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Food security

Coalition of the caring

by Sarah Schmitz
Because of rapid global price inflation, IFPRI experts are proposing the establishment of worldwide grain reserves and an IMF “food bank”, which would finance food imports for poor countries in need.

According to Joachim von Braun, the director general of the International Food Policy Research Institute (IFPRI) in Washington, the latest crisis reveals a weak point in the architecture of global governance. In a recent article, the Financial Times quoted his demand to form a “coalition of the caring”, which would be made up of G8 countries and major agricultural exporters such as Brazil.

In a current IFPRI report, von Braun and his colleagues make more elaborate proposals for improving the architecture of governance in the fields of agriculture, food and nutrition. They suggest that the main grain producers establish minimum grain reserves, which countries dependent on imports could fall back on in emergencies, while also relying on stable prices. Furthermore, the IFPRI scholars are in favour of setting up a “food bank” under the auspices of the International Monetary Fund (IMF). This financing facility would ensure that funds are available for such imports. They also call for reforms of the Food Aid Convention, which has repeatedly been criticised for being toothless (please note essay by Heidemarie Wieczorek-Zeul on page 250). At the moment, more money and more food are required for emergency assistance, according to the report. Microfinance schemes are said to be of particular relevance, given that loan sharks frequently exploit the poor and hungry. A further recommendation concerns Africa, which should bank on the conventional Green Revolution policies such as the use of improved seeds, fertiliser and rural credit. Moreover, the IFPRI scholars state that more investments are needed in rural infrastructure, agricultural research and farm-related insurances (to protect peasants from crop failure, for instance).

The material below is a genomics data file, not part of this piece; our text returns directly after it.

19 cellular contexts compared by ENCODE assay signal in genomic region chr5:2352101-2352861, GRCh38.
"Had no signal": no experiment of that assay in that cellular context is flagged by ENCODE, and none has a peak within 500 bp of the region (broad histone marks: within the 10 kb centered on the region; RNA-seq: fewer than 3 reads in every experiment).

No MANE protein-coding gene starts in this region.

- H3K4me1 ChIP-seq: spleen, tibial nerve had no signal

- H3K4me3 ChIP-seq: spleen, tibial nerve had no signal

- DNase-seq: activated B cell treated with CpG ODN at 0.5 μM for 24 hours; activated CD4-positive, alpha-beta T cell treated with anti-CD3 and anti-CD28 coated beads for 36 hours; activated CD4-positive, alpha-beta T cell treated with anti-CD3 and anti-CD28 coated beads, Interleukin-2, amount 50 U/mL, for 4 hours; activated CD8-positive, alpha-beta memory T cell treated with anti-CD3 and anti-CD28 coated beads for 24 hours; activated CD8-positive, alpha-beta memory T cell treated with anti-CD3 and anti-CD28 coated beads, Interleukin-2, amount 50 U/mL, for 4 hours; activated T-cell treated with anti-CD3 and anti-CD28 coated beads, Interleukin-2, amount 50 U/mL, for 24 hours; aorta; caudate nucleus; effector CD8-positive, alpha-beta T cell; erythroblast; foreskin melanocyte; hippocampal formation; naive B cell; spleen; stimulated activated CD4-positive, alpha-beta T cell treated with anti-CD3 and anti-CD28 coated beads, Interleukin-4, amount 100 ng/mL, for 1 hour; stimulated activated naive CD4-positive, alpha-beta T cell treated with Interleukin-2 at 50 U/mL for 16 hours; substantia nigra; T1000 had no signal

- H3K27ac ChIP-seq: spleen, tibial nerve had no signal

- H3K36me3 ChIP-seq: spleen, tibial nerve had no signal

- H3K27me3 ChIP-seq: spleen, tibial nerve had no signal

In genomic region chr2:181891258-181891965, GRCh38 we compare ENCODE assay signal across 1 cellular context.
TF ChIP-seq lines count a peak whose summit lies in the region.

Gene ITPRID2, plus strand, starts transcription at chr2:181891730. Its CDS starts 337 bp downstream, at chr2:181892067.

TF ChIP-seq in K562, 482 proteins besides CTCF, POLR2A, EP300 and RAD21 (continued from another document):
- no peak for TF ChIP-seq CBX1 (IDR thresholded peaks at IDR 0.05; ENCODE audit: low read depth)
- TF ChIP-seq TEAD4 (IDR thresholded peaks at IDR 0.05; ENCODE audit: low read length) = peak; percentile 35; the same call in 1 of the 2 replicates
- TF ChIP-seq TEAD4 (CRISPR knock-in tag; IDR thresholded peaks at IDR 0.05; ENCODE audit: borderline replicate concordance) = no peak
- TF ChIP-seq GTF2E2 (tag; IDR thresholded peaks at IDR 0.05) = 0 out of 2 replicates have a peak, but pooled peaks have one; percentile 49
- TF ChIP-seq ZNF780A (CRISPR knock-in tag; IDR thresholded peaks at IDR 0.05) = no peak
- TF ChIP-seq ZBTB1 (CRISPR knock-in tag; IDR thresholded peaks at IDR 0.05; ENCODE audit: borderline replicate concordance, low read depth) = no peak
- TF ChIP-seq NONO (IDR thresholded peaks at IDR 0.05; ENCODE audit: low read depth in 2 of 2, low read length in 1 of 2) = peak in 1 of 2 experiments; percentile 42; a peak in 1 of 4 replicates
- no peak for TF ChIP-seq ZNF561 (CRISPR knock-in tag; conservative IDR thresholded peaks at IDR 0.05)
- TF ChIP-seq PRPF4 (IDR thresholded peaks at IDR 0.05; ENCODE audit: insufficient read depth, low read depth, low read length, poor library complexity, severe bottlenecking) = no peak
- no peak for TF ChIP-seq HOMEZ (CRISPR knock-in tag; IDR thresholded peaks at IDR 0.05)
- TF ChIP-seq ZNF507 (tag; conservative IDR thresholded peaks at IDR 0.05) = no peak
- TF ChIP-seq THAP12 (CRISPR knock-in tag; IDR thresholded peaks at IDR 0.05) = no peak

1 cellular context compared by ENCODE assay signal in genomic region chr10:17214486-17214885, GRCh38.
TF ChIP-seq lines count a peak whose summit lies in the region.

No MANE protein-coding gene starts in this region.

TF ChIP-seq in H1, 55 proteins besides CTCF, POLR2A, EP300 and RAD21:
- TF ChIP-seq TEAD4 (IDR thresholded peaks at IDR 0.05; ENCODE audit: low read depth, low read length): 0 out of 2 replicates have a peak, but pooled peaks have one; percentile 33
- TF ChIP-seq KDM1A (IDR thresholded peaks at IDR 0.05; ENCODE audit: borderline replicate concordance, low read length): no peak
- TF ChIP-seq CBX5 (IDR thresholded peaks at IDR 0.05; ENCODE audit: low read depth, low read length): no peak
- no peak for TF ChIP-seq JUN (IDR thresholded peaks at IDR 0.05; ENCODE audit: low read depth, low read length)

The IFPRI team opposes export bans, such as the one China recently imposed on exporting rice and maize for reasons of self-protection. That approach, the scholars argue, harms import-dependent countries, inhibits investments and stimulates the formation of cartels. They estimate that eliminating existing export bans would reduce current price levels by 30 %.

A further IFPRI demand is to freeze the development of biofuels at current levels, or to even reduce their production. They also call for a moratorium on developing fuels from grain and oil seeds. At the time, they want more money to be spent on the development of agro-energy technology, so that it would no longer compete with food production.

Sarah Schmitz